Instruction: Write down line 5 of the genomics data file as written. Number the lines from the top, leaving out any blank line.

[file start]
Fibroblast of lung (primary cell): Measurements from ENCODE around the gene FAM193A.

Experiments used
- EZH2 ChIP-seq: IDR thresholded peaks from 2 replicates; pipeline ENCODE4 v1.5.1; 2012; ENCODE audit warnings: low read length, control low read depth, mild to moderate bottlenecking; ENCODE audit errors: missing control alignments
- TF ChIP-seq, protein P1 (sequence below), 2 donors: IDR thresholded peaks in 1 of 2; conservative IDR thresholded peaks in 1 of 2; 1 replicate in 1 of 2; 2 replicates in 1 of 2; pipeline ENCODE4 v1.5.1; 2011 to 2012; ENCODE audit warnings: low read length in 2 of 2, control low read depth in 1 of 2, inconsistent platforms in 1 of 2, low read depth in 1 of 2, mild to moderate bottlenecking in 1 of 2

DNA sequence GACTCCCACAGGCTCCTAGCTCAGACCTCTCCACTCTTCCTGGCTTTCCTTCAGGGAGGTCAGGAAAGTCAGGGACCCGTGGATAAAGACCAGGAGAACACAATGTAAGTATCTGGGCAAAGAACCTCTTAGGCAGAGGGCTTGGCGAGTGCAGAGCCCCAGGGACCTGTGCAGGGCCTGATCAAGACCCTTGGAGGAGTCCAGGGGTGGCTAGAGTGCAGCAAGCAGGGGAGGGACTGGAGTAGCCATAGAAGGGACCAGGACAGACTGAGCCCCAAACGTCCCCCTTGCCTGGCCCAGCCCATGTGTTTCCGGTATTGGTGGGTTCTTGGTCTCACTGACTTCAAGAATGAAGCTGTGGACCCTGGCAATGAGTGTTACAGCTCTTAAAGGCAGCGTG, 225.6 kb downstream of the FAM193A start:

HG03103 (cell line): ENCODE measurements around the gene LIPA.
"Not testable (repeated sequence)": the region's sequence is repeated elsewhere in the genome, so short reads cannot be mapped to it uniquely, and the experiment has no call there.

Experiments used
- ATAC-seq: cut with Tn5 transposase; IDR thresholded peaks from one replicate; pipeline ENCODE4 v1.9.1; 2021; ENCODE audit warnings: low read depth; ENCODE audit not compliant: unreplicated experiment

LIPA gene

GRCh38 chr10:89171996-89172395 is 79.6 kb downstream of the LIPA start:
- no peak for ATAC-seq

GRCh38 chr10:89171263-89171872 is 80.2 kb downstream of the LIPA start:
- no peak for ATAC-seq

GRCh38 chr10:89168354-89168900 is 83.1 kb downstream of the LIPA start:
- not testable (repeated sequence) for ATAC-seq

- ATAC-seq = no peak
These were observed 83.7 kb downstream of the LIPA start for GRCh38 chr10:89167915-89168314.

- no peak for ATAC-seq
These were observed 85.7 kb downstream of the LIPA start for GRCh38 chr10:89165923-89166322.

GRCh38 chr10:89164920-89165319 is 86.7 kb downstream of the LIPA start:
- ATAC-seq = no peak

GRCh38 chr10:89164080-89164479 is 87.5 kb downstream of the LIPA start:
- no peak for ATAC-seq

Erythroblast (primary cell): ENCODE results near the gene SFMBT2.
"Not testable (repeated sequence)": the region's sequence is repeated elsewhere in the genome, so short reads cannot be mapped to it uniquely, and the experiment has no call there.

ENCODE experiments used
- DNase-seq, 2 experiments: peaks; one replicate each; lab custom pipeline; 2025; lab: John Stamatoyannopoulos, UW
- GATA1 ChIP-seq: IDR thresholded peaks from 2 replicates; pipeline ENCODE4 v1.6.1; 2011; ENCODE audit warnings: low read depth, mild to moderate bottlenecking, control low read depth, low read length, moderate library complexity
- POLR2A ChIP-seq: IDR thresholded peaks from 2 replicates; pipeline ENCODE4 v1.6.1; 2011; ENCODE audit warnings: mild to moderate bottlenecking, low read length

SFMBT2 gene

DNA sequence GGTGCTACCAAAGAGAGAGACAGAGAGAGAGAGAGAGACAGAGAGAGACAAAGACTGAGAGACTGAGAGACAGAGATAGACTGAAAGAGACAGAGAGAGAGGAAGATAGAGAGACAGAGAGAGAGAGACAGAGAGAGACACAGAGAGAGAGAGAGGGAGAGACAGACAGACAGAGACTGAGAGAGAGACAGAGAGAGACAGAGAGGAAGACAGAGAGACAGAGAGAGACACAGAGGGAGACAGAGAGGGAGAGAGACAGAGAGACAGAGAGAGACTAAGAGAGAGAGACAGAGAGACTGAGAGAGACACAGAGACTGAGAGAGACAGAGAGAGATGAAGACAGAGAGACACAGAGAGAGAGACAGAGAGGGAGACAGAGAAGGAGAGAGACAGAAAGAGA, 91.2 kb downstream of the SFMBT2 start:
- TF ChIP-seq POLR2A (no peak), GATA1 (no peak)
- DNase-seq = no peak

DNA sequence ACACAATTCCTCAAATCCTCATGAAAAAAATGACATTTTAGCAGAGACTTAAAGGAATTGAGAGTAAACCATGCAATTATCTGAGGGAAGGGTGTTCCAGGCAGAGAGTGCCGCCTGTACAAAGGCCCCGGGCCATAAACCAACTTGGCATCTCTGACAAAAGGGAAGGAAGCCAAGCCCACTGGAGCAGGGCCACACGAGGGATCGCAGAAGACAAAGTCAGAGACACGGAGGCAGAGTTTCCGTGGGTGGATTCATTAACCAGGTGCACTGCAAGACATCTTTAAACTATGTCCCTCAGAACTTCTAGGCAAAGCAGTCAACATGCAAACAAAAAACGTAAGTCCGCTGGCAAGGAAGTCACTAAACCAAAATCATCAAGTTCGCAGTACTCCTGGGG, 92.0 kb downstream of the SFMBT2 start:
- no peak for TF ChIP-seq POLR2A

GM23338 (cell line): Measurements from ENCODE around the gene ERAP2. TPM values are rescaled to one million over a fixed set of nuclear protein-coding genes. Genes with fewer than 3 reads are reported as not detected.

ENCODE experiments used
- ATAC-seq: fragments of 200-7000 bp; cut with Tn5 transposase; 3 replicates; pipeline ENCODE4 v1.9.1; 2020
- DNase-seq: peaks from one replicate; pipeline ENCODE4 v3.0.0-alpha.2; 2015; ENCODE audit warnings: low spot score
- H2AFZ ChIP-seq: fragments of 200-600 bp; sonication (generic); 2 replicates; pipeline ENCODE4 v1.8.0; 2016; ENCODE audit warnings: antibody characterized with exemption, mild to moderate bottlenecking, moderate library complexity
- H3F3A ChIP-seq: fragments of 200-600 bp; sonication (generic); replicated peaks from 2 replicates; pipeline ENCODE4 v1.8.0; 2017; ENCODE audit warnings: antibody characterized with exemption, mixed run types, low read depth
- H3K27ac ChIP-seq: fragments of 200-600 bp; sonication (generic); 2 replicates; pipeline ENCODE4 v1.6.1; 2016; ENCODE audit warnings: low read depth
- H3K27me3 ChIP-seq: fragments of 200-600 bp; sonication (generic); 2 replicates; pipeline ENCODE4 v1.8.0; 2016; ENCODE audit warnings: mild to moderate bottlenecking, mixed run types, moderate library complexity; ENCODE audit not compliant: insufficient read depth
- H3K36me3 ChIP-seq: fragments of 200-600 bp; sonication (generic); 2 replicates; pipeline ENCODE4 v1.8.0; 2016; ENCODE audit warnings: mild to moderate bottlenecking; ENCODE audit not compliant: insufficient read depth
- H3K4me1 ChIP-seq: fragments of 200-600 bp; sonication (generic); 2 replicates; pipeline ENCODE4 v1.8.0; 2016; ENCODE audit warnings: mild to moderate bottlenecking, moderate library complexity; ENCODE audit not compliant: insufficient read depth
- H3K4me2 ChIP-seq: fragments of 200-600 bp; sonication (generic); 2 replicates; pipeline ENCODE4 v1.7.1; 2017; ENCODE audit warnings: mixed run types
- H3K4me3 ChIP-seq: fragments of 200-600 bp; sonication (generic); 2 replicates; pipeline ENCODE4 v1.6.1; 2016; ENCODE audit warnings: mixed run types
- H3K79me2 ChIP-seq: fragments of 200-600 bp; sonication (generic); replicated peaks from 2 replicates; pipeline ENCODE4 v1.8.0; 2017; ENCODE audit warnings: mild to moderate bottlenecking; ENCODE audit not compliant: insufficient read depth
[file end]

DNA sequence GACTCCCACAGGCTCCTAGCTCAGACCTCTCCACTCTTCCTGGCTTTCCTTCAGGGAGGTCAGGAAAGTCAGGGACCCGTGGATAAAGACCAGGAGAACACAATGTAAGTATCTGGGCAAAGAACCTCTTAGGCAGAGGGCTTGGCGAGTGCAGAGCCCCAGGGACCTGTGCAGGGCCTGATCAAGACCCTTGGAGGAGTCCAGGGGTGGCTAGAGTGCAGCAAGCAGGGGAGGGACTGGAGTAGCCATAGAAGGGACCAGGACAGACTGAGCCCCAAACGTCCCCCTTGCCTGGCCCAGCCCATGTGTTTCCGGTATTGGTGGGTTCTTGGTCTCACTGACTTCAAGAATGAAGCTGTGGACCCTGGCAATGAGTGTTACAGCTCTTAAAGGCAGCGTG, 225.6 kb downstream of the FAM193A start: